(AFP) – Jul 21, 2008
SRINAGAR, India (AFP) — Indian troops killed two Islamic militants in Kashmir as they thwarted the rebels' attempt to attack a convoy of Hindu pilgrims visiting the state, police said Monday.
The incident and a series of other attacks throughout the revolt-hit region come as top Indian and Pakistani diplomats were meeting in New Delhi Monday for the fifth round of talks under a peace process launched in 2004.
Troops stepped in when the militants threw grenades at pilgrims returning to the region's summer capital, Srinagar, after visiting a popular Hindu shrine on the outskirts of the city on Sunday evening.
"Militants lobbed hand grenades and opened fire towards a convoy of vehicles carrying Hindu pilgrims, but alert troops reacted quickly and shot dead both the attackers," a police officer Abdul Razaq said, adding that none of the pilgrims were injured in the incident.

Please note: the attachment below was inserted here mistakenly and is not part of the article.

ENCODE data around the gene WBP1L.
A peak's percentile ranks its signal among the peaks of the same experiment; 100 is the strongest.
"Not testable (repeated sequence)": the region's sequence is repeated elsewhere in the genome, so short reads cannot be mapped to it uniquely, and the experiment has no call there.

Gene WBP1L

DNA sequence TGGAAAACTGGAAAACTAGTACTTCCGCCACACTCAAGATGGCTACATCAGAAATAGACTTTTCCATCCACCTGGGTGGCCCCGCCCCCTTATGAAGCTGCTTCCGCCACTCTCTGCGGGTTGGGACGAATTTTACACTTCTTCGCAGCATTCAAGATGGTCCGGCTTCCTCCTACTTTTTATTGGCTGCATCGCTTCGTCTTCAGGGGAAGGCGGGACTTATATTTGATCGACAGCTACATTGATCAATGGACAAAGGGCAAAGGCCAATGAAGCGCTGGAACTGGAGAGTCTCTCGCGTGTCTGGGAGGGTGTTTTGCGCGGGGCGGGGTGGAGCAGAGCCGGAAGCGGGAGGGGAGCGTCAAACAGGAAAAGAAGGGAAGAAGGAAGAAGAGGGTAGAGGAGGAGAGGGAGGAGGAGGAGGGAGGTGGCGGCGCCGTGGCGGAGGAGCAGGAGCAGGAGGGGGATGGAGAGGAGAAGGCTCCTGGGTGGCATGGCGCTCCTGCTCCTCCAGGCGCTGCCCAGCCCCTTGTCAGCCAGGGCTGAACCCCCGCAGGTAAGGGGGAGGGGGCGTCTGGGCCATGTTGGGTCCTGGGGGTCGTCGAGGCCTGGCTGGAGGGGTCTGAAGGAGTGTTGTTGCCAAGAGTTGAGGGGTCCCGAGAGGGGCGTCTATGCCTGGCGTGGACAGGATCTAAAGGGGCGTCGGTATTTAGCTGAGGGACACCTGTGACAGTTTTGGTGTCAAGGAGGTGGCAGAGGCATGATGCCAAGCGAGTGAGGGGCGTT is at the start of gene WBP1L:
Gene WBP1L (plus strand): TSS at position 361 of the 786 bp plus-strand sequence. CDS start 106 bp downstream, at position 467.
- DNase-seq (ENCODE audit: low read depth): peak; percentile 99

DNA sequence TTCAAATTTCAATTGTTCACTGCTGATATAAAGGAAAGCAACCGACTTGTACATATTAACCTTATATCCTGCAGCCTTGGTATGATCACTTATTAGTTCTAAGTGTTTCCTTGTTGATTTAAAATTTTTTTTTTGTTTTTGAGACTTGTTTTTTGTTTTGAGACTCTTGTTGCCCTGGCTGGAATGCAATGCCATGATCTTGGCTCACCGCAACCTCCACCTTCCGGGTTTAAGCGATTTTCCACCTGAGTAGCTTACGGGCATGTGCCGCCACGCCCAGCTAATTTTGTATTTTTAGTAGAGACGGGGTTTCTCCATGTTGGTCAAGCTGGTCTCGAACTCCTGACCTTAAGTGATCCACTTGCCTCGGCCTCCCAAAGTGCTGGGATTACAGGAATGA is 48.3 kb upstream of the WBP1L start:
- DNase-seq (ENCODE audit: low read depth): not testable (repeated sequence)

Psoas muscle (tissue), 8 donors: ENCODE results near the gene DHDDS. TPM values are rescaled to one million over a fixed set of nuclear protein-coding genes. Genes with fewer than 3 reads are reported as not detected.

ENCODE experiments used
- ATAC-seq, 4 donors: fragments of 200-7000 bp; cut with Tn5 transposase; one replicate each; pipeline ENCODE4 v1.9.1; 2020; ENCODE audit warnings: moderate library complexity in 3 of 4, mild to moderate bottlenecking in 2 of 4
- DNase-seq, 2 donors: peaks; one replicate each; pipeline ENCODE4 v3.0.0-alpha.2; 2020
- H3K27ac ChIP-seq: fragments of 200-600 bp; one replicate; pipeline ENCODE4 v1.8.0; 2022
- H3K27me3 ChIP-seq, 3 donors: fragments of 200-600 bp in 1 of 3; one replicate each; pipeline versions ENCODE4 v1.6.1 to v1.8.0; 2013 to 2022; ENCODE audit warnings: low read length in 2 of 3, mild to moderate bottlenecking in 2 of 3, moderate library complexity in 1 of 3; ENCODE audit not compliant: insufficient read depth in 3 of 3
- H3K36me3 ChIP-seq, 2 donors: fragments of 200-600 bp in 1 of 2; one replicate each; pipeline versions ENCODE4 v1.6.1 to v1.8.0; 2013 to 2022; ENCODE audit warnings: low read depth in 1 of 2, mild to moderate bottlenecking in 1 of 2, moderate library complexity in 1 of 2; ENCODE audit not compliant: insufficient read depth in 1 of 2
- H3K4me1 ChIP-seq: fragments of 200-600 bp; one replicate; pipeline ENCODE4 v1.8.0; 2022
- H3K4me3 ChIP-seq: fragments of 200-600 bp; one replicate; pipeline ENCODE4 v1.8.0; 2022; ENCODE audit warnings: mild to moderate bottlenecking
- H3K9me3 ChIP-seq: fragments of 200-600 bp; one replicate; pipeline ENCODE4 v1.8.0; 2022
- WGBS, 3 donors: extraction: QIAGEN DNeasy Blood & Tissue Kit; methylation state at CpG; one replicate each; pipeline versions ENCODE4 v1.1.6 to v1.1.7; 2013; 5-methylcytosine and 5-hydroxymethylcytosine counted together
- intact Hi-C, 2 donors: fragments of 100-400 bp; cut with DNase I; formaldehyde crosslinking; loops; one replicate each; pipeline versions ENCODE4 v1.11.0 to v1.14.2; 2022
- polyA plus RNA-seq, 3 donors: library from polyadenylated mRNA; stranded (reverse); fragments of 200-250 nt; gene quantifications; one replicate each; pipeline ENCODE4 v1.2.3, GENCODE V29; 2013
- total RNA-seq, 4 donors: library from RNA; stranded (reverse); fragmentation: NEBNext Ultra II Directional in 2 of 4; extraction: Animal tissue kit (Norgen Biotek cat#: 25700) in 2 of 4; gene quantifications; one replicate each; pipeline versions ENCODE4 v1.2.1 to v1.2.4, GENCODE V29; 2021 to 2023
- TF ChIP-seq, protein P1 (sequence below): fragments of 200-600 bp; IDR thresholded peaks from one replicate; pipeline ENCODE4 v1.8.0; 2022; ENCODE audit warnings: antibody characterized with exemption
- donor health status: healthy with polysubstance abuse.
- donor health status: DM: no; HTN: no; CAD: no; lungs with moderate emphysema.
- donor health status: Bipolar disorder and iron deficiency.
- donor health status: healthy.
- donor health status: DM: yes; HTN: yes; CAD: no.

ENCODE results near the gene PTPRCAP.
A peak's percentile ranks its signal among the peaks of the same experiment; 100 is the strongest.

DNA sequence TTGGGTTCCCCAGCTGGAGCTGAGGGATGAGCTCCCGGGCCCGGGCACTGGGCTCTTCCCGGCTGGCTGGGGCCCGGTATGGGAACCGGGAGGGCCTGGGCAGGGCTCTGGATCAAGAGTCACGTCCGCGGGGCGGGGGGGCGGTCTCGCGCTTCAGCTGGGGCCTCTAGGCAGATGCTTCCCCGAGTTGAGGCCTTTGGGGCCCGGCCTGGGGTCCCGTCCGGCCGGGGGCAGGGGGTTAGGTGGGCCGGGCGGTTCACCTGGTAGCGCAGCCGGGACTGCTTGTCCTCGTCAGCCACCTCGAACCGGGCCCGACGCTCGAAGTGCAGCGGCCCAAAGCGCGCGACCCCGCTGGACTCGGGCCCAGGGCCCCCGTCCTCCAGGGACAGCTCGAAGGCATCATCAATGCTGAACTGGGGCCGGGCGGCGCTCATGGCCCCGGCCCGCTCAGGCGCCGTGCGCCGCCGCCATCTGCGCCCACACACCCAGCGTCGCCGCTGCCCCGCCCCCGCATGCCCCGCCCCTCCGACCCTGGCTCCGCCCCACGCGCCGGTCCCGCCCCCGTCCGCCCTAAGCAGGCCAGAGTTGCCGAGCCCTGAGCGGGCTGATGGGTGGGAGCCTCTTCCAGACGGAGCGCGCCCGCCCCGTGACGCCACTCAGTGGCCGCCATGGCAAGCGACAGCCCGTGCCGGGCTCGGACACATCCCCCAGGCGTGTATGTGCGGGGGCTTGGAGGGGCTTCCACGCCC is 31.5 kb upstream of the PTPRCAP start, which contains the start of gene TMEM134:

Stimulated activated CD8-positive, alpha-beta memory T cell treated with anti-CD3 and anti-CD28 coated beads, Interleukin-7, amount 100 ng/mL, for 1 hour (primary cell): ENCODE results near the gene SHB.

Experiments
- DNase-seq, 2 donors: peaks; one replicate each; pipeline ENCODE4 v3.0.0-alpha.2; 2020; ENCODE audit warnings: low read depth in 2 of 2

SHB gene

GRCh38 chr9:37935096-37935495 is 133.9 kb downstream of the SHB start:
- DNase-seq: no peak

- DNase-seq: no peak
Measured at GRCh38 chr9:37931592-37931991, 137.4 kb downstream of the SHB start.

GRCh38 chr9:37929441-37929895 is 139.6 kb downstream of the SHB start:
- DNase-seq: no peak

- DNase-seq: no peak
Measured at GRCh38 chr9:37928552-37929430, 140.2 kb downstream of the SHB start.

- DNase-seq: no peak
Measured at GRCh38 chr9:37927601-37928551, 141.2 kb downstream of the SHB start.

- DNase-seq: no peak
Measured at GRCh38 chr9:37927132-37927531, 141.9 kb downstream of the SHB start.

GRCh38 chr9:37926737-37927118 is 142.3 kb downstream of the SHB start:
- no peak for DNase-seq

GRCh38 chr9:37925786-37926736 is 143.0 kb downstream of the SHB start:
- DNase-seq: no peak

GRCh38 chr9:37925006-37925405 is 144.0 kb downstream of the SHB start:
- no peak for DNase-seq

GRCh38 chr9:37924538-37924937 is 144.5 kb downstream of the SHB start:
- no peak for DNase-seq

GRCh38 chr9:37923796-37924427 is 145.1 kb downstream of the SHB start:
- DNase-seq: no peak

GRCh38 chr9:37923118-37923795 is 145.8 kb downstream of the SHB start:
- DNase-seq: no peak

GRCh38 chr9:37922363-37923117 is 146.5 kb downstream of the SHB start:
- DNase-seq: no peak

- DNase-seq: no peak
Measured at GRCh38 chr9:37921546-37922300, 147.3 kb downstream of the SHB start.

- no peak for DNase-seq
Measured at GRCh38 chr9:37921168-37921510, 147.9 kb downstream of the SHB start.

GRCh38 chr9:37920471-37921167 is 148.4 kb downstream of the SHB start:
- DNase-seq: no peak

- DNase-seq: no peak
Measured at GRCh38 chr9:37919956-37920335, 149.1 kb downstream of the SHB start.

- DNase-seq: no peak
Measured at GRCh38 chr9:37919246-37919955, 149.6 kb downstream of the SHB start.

"We have further strengthened security for the pilgrims," Razaq said.
The route to the shrine, based at the foothills of the Himalayas and visited by 400,000 pilgrims last year, has long been targeted by militants.
Police said three other militants were also shot dead in two separate gunbattles overnight in two northern districts bordering Pakistan-ruled Kashmir.
They said a villager was also killed in the southern Kathua district on Sunday evening in an attack by rebels who accused him of spying for troops.
Violence in Indian Kashmir has fallen sharply since the two countries started negotiations, but the past few days have been marred by violent attacks, which police blame on militants.
On Saturday, nine Indian soldiers were killed and 16 injured when their bus was hit by an improvised explosive device near Srinagar.
An Indian tourist and a Kashmiri boy were killed in a grenade explosion at the region's main mountain resort of Gulmarg on Sunday.
Thirty-two people, including children and police officers, were hurt Friday in a similar grenade blast at a busy bus station south of Srinagar.
The insurgency against Indian rule has claimed more than 43,000 lives since its start in 1989.
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